It was more than just the blue skies and hot weather that contrasted Boeing 787-8 test aircraft ZB002’s arrival in Australia on Monday with its stop over in New Zealand on the weekend.
Boeing has chosen Alice Springs as the location for hot weather testing as part of the 787-9’s flight test program, and rather than fly the aircraft direct to Australia, flew ZB002 via Auckland where it could be shown to launch operator Air New Zealand. That was a chance for the airline’s CEO, pilots and other staff to look over an aircraft that will join the Air NZ fleet from this July. ZB002 might have touched down at Auckland – the first time a 787-9 had landed anywhere outside of the US – on Saturday evening in the gathering gloom of darkness and was then shown to Air New Zealand staff and media in an Air NZ engineering hangar the following day to ward off the forecast rain showers, but it was an otherwise warm reception for an aircraft that will soon form an important part of the kiwi flag carrier’s international fleet.
In contrast, while the 787-9’s visit to Australia is generating much interest in Alice Springs, where it landed on Monday afternoon after transiting Brisbane to clear customs, there was no show and tell with the 787-9’s Australian customer – Qantas.
Indeed Qantas would probably preferred the 787-9 had not visited Australia, as its arrival only serves to draw attention to the fact that Qantas cancelled firm orders for no fewer than 35 787-9s in August 2012 as part of efforts to wind back capital expenditure in the face of financial losses. With that cancellation Qantas has no 787-9 firm orders but it does have options and purchase rights for up to 50 787s (either -9s or -8s). Qantas has said it need not make a decision on converting those options to firm orders until 2015 and has said it would only do so should its international operations return to profitability. But that was before last month’s revelation that Qantas is on track to post record losses this current financial year, that it is sacking further staff to cut costs, and that it is considering asset sales to raise cash. So ordering new aeroplanes, even aircraft as capable and seemingly as suited to Qantas as the 787-9, seems an unlikely prospect in the next few years.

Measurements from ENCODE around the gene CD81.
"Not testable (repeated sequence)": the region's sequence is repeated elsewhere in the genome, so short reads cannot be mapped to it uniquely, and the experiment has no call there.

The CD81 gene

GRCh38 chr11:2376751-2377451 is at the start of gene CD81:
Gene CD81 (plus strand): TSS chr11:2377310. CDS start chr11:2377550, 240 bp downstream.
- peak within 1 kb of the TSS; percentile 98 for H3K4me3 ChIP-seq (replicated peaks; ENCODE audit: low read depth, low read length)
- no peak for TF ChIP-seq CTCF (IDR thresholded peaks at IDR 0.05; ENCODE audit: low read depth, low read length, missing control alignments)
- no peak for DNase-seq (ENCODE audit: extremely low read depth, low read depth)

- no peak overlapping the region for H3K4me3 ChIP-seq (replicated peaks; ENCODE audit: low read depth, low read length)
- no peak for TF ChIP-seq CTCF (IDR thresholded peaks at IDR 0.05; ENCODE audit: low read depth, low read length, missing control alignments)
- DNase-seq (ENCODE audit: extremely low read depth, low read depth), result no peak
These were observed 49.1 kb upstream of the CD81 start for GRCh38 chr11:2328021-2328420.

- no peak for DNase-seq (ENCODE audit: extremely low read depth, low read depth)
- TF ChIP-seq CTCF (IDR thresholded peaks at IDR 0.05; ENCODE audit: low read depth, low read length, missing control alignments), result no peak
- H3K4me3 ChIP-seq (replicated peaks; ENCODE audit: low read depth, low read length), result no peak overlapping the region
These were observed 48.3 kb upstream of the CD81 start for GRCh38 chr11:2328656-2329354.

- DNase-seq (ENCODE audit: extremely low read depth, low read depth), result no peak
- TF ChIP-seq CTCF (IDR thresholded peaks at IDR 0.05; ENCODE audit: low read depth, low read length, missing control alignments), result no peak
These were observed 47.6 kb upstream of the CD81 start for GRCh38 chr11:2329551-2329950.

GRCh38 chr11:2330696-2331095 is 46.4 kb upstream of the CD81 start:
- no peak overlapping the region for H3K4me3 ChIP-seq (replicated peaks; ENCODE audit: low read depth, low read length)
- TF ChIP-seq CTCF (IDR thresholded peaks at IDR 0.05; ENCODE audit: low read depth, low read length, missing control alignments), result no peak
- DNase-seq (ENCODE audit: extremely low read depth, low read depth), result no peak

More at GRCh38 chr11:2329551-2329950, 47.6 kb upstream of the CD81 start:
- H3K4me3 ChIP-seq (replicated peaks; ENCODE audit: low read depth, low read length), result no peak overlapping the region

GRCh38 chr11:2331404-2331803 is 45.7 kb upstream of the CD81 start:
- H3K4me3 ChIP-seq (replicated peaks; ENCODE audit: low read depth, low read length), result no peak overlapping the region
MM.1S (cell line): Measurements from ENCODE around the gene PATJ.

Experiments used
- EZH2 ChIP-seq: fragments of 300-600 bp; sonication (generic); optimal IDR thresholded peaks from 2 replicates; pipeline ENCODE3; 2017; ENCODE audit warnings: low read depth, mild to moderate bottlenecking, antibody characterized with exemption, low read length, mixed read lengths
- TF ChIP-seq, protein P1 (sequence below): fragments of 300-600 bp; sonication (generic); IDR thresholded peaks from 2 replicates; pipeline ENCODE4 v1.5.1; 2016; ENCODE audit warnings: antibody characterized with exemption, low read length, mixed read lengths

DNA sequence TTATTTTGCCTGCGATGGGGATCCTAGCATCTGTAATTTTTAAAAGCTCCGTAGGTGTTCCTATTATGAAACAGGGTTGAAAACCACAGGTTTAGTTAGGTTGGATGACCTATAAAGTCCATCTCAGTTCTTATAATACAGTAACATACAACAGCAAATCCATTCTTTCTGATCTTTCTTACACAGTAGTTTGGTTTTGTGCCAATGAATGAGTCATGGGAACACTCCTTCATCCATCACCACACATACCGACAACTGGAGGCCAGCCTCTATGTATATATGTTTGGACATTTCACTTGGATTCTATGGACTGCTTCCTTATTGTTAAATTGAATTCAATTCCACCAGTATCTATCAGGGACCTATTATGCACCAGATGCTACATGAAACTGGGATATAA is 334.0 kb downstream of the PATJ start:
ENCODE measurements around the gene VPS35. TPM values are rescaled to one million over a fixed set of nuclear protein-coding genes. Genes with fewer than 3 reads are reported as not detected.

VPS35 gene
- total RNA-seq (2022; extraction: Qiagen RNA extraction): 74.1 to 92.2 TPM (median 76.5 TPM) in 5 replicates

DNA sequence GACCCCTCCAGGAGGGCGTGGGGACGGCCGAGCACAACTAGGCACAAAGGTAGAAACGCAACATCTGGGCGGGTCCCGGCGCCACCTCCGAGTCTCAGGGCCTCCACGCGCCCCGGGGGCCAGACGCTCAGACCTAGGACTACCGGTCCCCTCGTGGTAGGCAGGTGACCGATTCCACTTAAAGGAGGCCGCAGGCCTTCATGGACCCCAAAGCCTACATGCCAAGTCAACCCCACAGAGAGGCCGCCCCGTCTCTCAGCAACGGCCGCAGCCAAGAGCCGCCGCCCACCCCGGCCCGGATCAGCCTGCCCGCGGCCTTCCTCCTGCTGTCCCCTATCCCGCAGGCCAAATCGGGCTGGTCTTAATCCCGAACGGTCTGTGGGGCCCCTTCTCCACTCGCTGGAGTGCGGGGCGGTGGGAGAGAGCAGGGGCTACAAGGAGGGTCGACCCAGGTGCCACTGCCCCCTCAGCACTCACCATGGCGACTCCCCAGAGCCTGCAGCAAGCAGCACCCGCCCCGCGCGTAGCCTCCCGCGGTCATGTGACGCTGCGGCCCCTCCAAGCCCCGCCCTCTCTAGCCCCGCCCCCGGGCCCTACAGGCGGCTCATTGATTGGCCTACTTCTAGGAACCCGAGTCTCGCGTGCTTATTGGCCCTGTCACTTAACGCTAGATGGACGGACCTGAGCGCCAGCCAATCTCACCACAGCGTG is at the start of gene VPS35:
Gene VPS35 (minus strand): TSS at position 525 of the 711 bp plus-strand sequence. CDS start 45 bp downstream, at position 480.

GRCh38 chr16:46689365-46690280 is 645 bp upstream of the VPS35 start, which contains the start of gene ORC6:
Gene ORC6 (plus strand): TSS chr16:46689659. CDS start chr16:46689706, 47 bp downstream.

The Qantas Group was at one time the largest airline customer for the 787, but with only 14 787-8s for Jetstar on firm order and the prospect of any 787-9 firm orders in the near future receding, it’s probably no surprise that Qantas and Boeing elected not to bring the 787-9 to Sydney for a show and tell as part of its Australian visit.
The 787-9 has come to Australia in search of hot weather, but it has landed in Australia amidst what is a perfect storm for Qantas. How well Qantas rides out that storm will determine if the 787-9 returns to Australia with a flying kangaroo on its tail.